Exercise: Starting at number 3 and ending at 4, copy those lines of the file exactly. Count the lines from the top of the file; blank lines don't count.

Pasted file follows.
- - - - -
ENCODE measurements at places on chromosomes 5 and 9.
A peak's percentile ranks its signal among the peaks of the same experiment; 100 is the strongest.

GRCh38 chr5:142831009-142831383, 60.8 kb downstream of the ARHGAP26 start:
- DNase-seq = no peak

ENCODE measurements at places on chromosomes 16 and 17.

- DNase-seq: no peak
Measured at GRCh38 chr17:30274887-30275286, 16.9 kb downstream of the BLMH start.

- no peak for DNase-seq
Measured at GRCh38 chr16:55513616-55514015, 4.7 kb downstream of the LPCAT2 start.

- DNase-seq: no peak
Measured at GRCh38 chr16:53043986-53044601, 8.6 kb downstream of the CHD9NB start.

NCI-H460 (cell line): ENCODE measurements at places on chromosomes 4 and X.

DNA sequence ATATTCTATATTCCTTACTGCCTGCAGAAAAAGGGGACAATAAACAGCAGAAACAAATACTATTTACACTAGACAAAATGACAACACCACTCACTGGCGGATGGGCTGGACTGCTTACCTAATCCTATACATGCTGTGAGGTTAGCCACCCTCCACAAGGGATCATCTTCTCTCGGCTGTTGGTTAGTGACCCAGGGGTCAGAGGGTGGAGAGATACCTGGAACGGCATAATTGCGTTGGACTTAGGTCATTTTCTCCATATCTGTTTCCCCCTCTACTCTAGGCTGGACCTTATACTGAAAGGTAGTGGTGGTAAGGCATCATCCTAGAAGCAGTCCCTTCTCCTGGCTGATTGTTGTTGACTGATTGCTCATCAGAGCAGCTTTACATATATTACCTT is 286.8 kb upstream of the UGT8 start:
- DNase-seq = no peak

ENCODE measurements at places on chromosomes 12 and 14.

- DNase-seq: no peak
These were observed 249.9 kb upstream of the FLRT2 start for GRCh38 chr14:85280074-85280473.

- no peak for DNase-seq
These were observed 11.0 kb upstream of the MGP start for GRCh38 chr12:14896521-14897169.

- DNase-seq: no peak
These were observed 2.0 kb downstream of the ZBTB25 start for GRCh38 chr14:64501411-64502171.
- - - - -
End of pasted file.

GRCh38 chr5:142831009-142831383, 60.8 kb downstream of the ARHGAP26 start:
- DNase-seq = no peak